The aide’s lead on the campaign contribution was a copy of a transcript of a hearing on July 15, 1985, before the Oversight Subcommittee of the House Ways and Means Committee. The hearing involved an investigation of gasoline-tax fraud, and one of the main government witnesses was a man named Lawrence Iorizzo, a former associate of Michael Franzese. Franzese, a member of the Colombo crime family, was convicted in 1986 in a major gas-tax-fraud case.
In the course of the questioning at the hearing, Representative Richard T. Schulze, a Pennsylvania Republican, told Iorizzo that he had heard that there were “several contributions made to Governor Cuomo’s campaign” from tax-scam funds. Iorizzo responded that contributions were made at the direction of “people above me.”
Andrew Cuomo, who has run his fa¬ther's two gubernatorial campaigns, said he first heard of the alleged Franzese contribution when he was called by NBC News in late 1985. “I checked our computerized contribution list,” Andrew Cuomo said. “We had 16,000 names. I couldn’t find any Franzese name. Then [NBC] said we took the money from Franzese's ex-partner, Larry Iorizzo, who was then a government witness. We checked that and couldn't find Iorizzo either. Then NBC came back with some corporate names, and we found that we had received five $1,000 checks from five corporations: the Northbrook Assets, Inc.; Lesez Petroleum Corporation; Houston Holdings, Inc.; Future Positions Corporation; and CMC Corporation; all of Long Island.”
Law-enforcement authorities have said these firms were paper companies set up to avoid paying gasoline taxes. The checks were for tickets to a fund-raising dinner for Governor Cuomo held November 26, 1984, at the Sheraton Centre.
“We had raised $1.2 million for the dinner alone,” Andrew Cuomo continued. “There was no way of checking out every corporate check we got. In fact, as soon as we found out what happened, we tried to send the money back, but it turned out the companies were already out of business. We sent the money to charity.”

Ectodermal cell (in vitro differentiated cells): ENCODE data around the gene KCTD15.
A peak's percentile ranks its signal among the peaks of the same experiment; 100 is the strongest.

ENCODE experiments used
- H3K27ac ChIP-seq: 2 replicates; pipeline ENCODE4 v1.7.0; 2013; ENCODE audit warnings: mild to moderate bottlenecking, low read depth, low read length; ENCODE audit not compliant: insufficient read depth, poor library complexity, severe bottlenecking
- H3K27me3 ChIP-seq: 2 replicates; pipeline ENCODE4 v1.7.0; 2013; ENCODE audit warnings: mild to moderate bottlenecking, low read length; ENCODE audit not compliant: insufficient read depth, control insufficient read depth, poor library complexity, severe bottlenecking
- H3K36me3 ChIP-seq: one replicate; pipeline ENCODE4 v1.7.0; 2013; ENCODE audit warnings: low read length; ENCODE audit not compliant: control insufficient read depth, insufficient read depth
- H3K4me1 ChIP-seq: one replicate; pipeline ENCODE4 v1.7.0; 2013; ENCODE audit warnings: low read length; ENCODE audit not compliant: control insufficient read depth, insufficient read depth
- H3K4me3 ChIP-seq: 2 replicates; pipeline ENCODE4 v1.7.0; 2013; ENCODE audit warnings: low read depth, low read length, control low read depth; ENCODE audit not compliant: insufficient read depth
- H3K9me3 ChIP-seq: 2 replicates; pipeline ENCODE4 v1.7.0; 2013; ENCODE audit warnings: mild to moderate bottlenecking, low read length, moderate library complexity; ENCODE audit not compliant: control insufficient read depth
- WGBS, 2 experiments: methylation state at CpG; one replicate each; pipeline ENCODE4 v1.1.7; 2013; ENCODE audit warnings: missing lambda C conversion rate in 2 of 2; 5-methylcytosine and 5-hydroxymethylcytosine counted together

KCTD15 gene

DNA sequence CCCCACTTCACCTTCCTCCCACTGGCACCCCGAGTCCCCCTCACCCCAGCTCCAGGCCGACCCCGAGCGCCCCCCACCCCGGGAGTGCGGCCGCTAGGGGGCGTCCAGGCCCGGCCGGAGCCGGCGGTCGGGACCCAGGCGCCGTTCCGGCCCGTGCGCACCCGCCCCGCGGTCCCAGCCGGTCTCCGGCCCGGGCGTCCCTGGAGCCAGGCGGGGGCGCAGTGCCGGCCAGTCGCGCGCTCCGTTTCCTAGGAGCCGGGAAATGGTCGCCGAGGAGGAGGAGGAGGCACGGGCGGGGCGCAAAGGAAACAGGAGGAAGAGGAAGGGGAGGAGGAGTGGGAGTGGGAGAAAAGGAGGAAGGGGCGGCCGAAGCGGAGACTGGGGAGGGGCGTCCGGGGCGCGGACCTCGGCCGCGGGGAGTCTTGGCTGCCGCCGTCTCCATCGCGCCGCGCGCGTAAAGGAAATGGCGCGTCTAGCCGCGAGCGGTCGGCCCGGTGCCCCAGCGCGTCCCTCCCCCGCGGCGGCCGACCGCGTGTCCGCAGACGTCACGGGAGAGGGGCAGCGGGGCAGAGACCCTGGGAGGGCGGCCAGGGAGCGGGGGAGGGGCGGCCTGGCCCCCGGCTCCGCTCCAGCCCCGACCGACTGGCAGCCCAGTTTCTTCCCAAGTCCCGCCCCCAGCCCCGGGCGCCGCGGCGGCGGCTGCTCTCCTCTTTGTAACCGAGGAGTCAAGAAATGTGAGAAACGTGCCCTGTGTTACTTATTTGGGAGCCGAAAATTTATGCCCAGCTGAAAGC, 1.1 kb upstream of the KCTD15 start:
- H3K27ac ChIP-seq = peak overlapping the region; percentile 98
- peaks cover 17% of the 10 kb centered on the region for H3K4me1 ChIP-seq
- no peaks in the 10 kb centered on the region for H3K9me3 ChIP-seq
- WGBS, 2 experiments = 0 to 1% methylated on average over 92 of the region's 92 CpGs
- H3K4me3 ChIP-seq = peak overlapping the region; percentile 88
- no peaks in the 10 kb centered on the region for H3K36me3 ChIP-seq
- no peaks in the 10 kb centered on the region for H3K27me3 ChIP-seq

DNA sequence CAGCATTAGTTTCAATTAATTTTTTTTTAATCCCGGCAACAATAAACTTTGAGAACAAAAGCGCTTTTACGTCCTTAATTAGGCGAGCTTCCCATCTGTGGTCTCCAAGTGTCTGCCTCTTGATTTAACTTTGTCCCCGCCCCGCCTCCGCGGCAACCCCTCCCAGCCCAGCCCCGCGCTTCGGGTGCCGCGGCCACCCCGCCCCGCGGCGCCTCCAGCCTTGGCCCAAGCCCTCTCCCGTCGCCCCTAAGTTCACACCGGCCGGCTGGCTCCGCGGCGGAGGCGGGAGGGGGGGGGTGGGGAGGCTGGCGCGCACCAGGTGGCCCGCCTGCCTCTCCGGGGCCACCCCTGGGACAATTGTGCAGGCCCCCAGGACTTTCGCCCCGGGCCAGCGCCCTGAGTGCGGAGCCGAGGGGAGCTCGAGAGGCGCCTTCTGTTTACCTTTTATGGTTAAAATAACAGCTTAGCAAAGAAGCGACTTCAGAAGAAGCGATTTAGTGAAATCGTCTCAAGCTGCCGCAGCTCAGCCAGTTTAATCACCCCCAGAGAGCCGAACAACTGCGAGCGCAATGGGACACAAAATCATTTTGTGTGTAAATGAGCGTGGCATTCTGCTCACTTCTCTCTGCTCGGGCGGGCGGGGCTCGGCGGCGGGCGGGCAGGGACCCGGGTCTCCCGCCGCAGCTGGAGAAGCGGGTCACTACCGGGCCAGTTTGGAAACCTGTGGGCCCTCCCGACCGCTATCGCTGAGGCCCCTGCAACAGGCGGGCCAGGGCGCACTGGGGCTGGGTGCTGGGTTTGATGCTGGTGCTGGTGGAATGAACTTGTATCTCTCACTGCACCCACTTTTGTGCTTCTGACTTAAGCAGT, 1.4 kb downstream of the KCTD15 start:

On December 4, 1985, NBC Nightly News ran a story that said, “NBC News has found that at least five companies now identified by authorities as mob fronts have made contributions to a campaign fund for New York governor Mario Cuomo.” A transcript provided by NBC shows that the broadcast went on to say, “Federal witness Iarizzo [sic] told authorities he was ordered by his mob boss, Michael Francesi [sic] to write a check to the Cuomo campaign.”
“The implication was clear,” Andrew Cuomo said. “It was unfair, it was wrong, but there it was on national television.”
Finally, the legislative aide handed over a copy of the records of Corner, Finn, Nicholson & Charles, the law firm that Cuomo belonged to from 1962 to 1974. The records showed two checks listing the names LoBosco and Gualtieri, dated July 25, 1977. The aide said that the checks had been made out from LoBosco to Gualtieri and that the man listed was Carmine Gualtieri, a reputed associate of the Genovese crime family, who was acquitted in August of murdering an un¬dercover detective outside a diner in Queens.
When two of Cuomo’s former law partners, Diane and Michael Nicholson, were asked about this payment, they were surprised. Diane Nicholson explained that the checks had actually been from someone named Gualtieri, not to him, and that the payments had been made three years after Cuomo had left the firm. What’s more, Diane Nicholson said, there’s no way to know whether the Gualtieri on the check is the mob associate Carmine Gualtieri.
When the legislative aide was told that the Nicholsons could not substantiate the rumor about Gualtieri, he said, “Oh, I see.”
When told that Cuomo’s only link to Laratro was in connection with the 15 junkyard, the aide said, “You can’t hold [Cuomo] responsible for that.”
When told that none of the campaign-contribution checks had been made out by Franzese or his partner, but in corporate names, the aide said, “That’s not what I’m saying. I’m asking why Michael Franzese is writing the checks in the first place.”
Finally, when asked what he thought about reporters walking around with erroneous information that he’d supplied, the aide laughed. “I’m not talking to strangers,” he said. “Reporters come in here. That’s all.”